Friday, September 16, 2011

Exhibit #76: Prohibition Era British Drinks

Continuing last week’s theme of cocktails that feature ingredients with an emphasis on herbs, roots, smoke and dark fruit, here are a few examples from across the pond. Given the great diaspora of American bartenders during this time, it’s quite likely at least a few were concocted by our expats.

Eastern Sin $8
This one has much in common with the resurgent Blood and Sand cocktail: scotch, Heering cherry liqueur, red vermouth (Carpano), and Cointreau, shaken up with a small piece of pineapple. This one is a little more booze-forward than the B&S and a bit more dry as well.

Lilac Domino $9
Calvados (apple brandy), dry gin, yellow Chartreuse, crème de violette, and a little lemon juice, up. A little on the sweet side but there is much to savor and untangle here. Incidentally, a fine example of Continental drink-making – whereas American bartenders were often loathe to mix more than two liquors, wisely using additional ingredients as secondary or tertiary accents, the Europeans eschewed such classicism and let the booze fly, a trend very present today among American ‘mixologists.’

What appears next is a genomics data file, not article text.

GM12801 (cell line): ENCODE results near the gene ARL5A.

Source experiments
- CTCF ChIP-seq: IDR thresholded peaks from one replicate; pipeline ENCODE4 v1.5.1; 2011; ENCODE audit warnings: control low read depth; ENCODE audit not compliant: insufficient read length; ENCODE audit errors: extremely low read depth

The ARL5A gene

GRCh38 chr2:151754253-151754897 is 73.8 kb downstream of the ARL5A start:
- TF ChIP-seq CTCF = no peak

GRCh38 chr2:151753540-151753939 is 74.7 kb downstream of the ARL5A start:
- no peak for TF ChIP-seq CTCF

Mississippi Mule $8
Dry gin (Beefeater), our house-made ratafia (armagnac flavored with spices and dark fruits), and lemon juice, up. This predates the Moscow Mule by a few decades, but shares no similarities beyond their names.

Nervo-Knox $7
One of those rare pre-WWII vodka cocktails: Chopin rye vodka, blue curacao, lemon and lime juices, up. Think of it as an early, more complex Kamikaze…in color. Inspired by the British acrobatic comedy team of Jimmy Nervo and Teddy Knox, also members of the Crazy Gang troupe who were active both on stage and the British screen.

Ostend Fizz $8
Kirschwasser (dry, young cherry brandy) and ratafia on the rocks, with club soda. Fizz #50 in the countdown.

Sylvan Cocktail $8
Equal parts Chopin rye vodka, Grand Marnier, and lemon juice, up. The original recipe calls for Aurum, a delicate, cognac-based orange liqueur from Italy. Unfortunately it is not imported here, nor easy to locate in Europe, so we are subbing Grand Marnier, another brandy-based orange liqueur. Kind of a rye vodka Sidecar.

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